Next Article in Journal
Effects of Meal Timing on Postprandial Glucose Metabolism and Blood Metabolites in Healthy Adults
Next Article in Special Issue
Vitamin C Can Shorten the Length of Stay in the ICU: A Meta-Analysis
Previous Article in Journal
Cross-Sectional Analysis of Overall Dietary Intake and Mediterranean Dietary Pattern in Patients with Crohn’s Disease
Open AccessReview

Hydrocortisone, Ascorbic Acid and Thiamine (HAT Therapy) for the Treatment of Sepsis. Focus on Ascorbic Acid

Division of Pulmonary and Critical Care Medicine, Eastern Virginia Medical School, Norfolk, VA 23507, USA
Nutrients 2018, 10(11), 1762; https://doi.org/10.3390/nu10111762
Received: 12 October 2018 / Revised: 30 October 2018 / Accepted: 8 November 2018 / Published: 14 November 2018
Sepsis is a devastating disease that carries an enormous toll in terms of human suffering and lives lost. Over 100 novel pharmacologic agents that targeted specific molecules or pathways have failed to improve the outcome of sepsis. Preliminary data suggests that the combination of Hydrocortisone, Ascorbic Acid and Thiamine (HAT therapy) may reduce organ failure and mortality in patients with sepsis and septic shock. HAT therapy is based on the concept that a combination of readily available, safe and cheap agents, which target multiple components of the host’s response to an infectious agent, will synergistically restore the dysregulated immune response and thereby prevent organ failure and death. This paper reviews the rationale for HAT therapy with a focus on vitamin C. View Full-Text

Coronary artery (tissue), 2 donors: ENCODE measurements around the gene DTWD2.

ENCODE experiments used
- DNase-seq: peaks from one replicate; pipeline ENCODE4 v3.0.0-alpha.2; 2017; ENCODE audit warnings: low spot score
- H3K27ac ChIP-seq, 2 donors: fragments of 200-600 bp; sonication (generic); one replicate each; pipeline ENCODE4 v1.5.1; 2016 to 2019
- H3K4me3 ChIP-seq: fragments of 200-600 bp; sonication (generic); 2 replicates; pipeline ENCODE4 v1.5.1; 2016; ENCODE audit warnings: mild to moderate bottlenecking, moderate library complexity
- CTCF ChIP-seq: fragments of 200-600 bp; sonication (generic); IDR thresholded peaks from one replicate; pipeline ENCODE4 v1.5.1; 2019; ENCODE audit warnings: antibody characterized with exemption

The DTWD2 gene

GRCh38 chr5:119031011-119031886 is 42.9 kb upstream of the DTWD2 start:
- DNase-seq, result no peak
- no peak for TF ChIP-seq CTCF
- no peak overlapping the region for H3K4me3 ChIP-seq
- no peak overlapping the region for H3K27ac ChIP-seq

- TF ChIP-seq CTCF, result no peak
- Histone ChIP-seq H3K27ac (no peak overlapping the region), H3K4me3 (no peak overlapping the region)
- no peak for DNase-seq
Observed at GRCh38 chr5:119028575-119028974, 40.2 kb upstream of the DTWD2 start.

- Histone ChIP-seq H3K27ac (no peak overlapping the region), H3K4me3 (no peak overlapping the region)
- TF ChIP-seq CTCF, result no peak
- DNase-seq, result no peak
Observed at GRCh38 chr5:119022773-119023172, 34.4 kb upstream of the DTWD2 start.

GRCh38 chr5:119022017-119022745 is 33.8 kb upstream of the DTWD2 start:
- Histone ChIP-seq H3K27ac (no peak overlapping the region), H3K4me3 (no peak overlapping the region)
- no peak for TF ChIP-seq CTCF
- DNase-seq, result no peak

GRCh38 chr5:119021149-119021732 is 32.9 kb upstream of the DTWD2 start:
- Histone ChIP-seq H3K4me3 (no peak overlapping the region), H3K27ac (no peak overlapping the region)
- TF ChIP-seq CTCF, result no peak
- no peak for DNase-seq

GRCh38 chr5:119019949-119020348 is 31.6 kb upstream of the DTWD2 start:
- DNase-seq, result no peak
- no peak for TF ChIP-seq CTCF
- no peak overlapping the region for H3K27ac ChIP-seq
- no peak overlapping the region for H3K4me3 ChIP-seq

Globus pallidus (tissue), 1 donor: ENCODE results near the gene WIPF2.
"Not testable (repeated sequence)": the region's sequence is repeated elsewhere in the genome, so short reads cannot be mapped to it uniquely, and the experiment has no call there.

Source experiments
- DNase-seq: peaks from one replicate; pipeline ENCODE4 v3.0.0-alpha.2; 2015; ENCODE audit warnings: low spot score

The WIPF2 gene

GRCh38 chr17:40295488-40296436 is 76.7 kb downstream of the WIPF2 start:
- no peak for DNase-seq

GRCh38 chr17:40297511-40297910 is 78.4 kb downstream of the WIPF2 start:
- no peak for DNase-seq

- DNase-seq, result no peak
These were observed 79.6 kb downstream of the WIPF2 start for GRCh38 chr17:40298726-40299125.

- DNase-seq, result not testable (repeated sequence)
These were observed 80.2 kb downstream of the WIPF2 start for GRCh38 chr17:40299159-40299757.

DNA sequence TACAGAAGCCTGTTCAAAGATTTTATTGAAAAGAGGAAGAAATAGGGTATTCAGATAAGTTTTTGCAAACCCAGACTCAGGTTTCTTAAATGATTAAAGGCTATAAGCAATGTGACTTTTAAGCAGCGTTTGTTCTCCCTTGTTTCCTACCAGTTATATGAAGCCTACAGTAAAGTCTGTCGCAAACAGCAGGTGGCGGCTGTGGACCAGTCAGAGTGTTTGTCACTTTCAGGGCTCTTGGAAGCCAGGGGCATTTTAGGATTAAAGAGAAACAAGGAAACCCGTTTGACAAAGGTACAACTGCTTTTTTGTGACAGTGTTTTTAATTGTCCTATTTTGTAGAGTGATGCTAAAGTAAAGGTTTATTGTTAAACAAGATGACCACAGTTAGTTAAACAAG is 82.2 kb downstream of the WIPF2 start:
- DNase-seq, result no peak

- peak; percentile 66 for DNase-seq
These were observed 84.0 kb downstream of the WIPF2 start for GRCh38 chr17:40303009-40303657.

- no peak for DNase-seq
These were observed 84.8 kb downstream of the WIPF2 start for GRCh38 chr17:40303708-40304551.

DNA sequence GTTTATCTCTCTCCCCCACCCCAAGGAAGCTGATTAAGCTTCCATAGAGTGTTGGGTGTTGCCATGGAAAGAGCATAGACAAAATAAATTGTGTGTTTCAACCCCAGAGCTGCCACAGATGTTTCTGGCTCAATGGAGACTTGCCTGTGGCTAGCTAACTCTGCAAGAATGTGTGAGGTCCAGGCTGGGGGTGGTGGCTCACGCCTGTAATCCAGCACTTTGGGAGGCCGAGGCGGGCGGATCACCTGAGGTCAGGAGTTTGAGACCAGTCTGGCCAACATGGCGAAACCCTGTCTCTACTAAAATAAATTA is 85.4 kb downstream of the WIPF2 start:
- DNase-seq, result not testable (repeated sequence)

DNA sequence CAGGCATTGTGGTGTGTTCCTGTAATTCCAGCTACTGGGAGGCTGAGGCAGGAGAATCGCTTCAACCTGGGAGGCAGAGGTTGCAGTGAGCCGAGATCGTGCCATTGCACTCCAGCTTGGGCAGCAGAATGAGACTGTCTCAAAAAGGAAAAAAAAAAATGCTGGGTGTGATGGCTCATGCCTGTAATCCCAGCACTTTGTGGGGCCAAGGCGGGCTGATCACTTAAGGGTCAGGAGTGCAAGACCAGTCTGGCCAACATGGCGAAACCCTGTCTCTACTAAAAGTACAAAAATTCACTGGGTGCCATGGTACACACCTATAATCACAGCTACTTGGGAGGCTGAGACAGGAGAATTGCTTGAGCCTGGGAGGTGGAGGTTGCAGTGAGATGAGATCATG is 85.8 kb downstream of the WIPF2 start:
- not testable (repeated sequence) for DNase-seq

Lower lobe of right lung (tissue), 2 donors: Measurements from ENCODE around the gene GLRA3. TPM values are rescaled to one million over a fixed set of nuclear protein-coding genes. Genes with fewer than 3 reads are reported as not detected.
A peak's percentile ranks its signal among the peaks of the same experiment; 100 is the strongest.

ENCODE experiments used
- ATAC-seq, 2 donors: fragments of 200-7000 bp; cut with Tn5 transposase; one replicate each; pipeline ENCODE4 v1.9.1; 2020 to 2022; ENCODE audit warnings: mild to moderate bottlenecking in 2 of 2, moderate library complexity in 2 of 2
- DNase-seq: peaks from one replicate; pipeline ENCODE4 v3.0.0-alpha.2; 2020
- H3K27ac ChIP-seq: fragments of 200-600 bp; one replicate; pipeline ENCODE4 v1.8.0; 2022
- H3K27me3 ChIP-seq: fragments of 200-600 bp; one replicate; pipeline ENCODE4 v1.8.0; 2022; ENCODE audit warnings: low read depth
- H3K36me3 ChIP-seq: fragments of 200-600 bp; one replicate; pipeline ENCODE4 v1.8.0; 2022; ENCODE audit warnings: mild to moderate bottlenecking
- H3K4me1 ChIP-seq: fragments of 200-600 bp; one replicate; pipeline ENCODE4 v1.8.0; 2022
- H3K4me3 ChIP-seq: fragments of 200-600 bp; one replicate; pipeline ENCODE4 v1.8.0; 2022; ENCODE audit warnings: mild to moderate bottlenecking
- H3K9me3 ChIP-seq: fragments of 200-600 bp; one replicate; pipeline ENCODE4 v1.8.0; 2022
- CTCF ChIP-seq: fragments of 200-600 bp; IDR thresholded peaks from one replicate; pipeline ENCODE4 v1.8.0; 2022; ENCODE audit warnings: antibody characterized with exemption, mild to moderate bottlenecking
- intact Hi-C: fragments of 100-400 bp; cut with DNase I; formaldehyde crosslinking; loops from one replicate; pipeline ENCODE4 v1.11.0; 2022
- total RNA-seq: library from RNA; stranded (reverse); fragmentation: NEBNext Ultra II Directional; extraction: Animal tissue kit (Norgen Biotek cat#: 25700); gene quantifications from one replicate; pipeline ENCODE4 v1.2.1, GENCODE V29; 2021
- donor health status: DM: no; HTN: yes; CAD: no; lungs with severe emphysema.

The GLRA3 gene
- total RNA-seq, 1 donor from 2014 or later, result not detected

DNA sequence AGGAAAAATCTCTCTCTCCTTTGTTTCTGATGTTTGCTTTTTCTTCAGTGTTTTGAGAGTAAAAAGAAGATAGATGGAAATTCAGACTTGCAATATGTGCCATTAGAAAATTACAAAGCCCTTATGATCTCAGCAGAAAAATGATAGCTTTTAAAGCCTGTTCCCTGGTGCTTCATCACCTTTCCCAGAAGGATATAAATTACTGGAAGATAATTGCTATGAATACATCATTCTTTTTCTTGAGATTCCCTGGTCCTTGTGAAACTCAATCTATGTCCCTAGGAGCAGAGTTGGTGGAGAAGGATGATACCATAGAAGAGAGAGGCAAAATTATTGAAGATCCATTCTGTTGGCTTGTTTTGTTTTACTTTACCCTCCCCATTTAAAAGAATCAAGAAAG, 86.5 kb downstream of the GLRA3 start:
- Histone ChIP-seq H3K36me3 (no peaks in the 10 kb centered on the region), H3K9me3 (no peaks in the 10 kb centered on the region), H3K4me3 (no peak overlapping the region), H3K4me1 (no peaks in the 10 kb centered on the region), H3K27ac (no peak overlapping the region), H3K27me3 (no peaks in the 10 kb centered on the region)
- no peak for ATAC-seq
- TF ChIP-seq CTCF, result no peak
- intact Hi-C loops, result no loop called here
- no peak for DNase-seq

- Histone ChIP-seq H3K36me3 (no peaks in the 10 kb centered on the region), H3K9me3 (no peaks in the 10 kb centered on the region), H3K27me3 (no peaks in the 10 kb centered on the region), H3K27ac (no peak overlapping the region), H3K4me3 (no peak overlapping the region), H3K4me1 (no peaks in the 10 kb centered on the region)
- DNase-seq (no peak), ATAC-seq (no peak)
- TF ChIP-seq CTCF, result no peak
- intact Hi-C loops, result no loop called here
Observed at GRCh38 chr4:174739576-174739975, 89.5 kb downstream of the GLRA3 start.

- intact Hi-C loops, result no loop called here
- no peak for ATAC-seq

Keywords: sepsis; septic shock; hydrocortisone; vitamin C; ascorbic acid; thiamine sepsis; septic shock; hydrocortisone; vitamin C; ascorbic acid; thiamine
Show Figures

Figure 1

MDPI and ACS Style

Marik, P.E. Hydrocortisone, Ascorbic Acid and Thiamine (HAT Therapy) for the Treatment of Sepsis. Focus on Ascorbic Acid. Nutrients 2018, 10, 1762.

Show more citation formats Show less citations formats
Note that from the first issue of 2016, MDPI journals use article numbers instead of page numbers. See further details here.

Article Access Map by Country/Region

1
Back to TopTop